Plans are in the works to add an eastbound and a westbound lane to Maricopa-Casa Grande Highway between Porter Road and White and Parker Road. Photo by Ethan McSweeney

By Ethan McSweeney

A plan to add lanes to Maricopa-Casa Grande Highway between Porter and White and Parker roads is rolling forward. The Maricopa City Council approved an agreement with the Arizona Department of Transportation at its Tuesday meeting.

The project will add two lanes — one in each direction — to Maricopa-Casa Grande Highway for a roughly one-mile stretch to increase traffic capacity, according to the agreement. Separate turn lanes will also be added to the White and Parker Road intersection.

The City Council’s approval means that the Department of Transportation will begin design on the project.

Bill Fay, director of public works for the city, said the goal is to continue widening Maricopa-Casa Grande Highway through Maricopa, with Casa Grande working on its end to widen the road, too.

“One mile at a time, one-half mile at a time, if we have to,” Fay said about the widening process.

“At some point we will have a road that goes all the way from the overpass at 347 to downtown Casa Grande, and it will be a broad freeway and we’ll have businesses all along it,” Fay said.

Most of the funding for the roughly $3.4 million project will come from federal aid. The city of Maricopa will pay about $315,000 of the total for design and construction. The money from the city will come out of the Half-Cent County Road Tax Fund.

This project to widen Maricopa-Casa Grande Highway from Porter Road to White and Parker Road has a “sordid history” with the length of time it has taken and the costs associated with it, Fay said.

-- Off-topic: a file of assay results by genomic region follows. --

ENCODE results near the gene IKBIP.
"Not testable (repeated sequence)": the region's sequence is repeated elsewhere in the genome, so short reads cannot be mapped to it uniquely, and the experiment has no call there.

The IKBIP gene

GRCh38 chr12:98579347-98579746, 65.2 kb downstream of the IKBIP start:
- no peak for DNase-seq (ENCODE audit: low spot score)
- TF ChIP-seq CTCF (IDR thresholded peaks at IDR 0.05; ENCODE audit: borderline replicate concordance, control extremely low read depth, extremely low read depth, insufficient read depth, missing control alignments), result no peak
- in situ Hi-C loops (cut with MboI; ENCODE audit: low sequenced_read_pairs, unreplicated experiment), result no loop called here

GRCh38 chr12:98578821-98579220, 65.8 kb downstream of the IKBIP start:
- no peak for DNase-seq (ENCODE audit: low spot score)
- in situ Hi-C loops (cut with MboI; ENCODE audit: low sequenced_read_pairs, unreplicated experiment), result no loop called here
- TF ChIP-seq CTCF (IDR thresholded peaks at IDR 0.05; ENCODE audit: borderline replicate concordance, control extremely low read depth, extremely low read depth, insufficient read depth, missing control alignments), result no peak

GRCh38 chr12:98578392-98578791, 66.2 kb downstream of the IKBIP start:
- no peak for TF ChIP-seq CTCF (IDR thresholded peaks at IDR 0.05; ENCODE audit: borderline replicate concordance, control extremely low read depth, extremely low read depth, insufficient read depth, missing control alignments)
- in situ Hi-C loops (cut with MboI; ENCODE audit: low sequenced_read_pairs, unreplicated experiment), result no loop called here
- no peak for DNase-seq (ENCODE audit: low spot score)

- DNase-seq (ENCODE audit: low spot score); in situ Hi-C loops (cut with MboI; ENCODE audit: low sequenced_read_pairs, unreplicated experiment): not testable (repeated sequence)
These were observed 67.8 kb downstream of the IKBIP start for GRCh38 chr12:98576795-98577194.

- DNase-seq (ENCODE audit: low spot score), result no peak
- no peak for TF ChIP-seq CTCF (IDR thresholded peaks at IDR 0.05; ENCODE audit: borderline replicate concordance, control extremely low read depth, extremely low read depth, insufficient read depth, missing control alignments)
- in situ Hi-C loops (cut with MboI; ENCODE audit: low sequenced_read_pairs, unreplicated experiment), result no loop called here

He said the city applied for and received a $500,000 federal grant for funding for the road widening. Taking that federal grant, however, “federalized” the project, bringing federal requirements with it, Fay said. This includes ADOT administration.

Federal projects, Fay said, take much longer to complete, too. He cited the lengthy time it has taken to complete the Hartman Road project as an example of this. He said it would take much less time and cost less if the city had done the project on its own.

The costs to the city for the MCG widening project also increased by $150,000, Fay said, so he moved to abandon the grant.

“It’s a bit of a controversial step within the community, but it made, I felt, straightforward financial sense,” Fay said.

After discussing the situation with the Maricopa Association of Governments, Fay said the regional planning and policy agency told him to not return the grant, but apply for more federal money. This secured the city $2.5 million more for the project.

“The effect of this is that the city is getting $3 million it would not get otherwise,” Fay said.

ADOT will advertise for bids on the design and construction of the project. If the bid for the project comes in over budget, the city would be on the hook for the difference, Fay said.